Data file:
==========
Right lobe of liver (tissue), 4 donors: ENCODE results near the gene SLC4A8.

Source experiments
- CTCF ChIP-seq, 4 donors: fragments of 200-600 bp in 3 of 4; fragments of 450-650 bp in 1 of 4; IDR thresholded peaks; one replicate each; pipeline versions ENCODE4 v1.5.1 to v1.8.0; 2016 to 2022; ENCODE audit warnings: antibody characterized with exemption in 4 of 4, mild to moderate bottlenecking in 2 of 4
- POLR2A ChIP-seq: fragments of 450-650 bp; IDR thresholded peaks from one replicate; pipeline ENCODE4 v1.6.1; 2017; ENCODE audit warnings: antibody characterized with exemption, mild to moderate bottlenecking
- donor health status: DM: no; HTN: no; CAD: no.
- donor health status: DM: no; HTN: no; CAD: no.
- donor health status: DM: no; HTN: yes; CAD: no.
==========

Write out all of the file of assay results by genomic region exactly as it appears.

Right lobe of liver (tissue), 4 donors: ENCODE results near the gene SLC4A8.

Source experiments
- CTCF ChIP-seq, 4 donors: fragments of 200-600 bp in 3 of 4; fragments of 450-650 bp in 1 of 4; IDR thresholded peaks; one replicate each; pipeline versions ENCODE4 v1.5.1 to v1.8.0; 2016 to 2022; ENCODE audit warnings: antibody characterized with exemption in 4 of 4, mild to moderate bottlenecking in 2 of 4
- POLR2A ChIP-seq: fragments of 450-650 bp; IDR thresholded peaks from one replicate; pipeline ENCODE4 v1.6.1; 2017; ENCODE audit warnings: antibody characterized with exemption, mild to moderate bottlenecking
- donor health status: DM: no; HTN: no; CAD: no.
- donor health status: DM: no; HTN: no; CAD: no.
- donor health status: DM: no; HTN: yes; CAD: no.